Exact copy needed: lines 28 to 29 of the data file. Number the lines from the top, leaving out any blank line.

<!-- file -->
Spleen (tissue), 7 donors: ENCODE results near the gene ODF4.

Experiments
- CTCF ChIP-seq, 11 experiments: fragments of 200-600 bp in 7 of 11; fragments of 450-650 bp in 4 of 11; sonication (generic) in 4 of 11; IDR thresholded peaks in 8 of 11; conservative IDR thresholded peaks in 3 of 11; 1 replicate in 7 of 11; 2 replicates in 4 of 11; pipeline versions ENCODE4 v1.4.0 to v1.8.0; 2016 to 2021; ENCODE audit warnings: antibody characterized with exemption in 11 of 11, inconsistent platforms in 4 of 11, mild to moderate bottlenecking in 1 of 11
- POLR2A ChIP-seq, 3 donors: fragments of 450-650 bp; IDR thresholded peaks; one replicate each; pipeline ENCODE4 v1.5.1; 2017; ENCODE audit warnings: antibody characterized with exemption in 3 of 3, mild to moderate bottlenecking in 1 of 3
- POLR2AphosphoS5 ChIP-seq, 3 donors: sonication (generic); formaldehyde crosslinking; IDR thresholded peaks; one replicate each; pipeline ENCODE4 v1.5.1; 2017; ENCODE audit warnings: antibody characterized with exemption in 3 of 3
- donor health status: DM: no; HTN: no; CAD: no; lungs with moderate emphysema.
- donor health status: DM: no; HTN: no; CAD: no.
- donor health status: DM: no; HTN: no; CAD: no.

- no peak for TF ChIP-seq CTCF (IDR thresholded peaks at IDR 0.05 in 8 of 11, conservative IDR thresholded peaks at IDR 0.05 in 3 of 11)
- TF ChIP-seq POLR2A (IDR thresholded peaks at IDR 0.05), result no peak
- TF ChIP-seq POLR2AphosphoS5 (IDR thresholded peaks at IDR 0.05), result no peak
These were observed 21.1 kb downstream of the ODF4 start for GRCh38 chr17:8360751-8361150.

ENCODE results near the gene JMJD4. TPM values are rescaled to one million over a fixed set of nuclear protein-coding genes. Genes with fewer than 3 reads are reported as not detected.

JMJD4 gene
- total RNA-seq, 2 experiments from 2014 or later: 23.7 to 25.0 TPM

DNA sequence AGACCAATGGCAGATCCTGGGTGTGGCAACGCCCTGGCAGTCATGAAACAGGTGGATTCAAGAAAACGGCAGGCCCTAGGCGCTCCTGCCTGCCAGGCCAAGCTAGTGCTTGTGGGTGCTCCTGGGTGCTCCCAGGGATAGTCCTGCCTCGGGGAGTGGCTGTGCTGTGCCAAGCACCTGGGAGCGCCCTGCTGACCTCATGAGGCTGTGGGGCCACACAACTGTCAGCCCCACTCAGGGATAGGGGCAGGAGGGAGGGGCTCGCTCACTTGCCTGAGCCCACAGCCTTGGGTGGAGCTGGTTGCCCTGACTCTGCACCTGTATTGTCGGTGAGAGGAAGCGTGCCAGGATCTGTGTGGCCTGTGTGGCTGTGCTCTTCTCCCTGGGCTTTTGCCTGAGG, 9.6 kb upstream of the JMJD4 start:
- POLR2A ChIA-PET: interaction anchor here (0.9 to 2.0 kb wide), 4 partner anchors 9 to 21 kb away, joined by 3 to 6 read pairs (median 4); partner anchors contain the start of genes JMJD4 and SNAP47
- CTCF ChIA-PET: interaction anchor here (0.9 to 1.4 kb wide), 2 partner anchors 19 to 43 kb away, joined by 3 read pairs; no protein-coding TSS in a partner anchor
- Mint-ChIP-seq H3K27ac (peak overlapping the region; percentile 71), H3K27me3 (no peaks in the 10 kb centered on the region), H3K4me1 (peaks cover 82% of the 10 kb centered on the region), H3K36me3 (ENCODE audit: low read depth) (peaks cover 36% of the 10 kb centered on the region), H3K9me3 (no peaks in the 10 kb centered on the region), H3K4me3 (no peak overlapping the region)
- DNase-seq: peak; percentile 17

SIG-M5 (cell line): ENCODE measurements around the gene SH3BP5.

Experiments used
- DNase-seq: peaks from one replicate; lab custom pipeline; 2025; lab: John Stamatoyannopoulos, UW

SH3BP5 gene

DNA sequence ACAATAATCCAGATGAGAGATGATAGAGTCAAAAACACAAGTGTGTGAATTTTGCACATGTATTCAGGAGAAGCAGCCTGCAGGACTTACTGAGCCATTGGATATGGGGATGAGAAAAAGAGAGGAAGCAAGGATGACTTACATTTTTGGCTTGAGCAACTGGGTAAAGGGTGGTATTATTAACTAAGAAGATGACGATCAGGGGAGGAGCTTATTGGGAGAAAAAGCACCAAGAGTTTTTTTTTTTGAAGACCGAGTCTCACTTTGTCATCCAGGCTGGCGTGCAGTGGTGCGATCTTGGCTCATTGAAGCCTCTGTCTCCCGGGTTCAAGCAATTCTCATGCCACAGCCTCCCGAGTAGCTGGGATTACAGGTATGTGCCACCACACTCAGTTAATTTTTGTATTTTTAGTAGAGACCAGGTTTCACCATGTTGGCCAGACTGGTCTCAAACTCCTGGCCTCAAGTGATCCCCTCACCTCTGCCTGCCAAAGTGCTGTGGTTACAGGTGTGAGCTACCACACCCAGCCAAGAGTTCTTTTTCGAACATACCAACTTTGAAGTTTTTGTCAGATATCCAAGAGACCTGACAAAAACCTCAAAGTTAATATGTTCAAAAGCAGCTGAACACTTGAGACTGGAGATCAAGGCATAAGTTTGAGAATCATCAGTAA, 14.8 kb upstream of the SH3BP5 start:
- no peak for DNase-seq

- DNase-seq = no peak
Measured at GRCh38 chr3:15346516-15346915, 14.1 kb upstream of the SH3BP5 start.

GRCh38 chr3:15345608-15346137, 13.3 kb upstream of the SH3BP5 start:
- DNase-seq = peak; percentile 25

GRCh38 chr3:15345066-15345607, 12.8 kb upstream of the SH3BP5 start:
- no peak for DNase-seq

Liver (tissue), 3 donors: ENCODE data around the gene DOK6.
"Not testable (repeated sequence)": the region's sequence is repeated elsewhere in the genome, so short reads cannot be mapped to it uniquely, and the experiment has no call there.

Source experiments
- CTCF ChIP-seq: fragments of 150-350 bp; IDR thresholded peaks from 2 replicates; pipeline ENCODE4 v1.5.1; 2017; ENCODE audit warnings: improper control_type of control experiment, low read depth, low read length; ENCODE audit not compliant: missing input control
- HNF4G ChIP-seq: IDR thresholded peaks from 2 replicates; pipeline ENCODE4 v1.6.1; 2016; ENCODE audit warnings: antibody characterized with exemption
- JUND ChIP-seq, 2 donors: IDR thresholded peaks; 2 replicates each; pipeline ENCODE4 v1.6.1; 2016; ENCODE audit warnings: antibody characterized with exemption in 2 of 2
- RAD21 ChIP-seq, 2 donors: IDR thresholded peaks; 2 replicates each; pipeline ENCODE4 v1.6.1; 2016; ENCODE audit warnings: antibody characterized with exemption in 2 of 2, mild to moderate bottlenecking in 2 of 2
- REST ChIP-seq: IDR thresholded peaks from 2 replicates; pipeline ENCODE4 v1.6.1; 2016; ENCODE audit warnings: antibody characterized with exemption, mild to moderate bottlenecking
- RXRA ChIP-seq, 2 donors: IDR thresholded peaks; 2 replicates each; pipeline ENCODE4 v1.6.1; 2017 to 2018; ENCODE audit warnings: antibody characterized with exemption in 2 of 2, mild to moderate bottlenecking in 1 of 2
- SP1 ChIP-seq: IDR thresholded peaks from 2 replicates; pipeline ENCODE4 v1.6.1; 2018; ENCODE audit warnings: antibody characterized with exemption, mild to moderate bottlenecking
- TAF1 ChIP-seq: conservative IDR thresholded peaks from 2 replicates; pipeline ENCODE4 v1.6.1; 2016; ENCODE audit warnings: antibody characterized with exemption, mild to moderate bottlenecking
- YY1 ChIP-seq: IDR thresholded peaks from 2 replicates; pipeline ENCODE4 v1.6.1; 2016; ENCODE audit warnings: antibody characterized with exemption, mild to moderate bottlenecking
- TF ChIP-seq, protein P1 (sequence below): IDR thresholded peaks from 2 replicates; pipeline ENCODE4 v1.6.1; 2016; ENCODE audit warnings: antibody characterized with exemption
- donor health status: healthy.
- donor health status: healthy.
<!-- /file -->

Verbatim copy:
Measured at GRCh38 chr3:15346516-15346915, 14.1 kb upstream of the SH3BP5 start.

GRCh38 chr3:15345608-15346137, 13.3 kb upstream of the SH3BP5 start: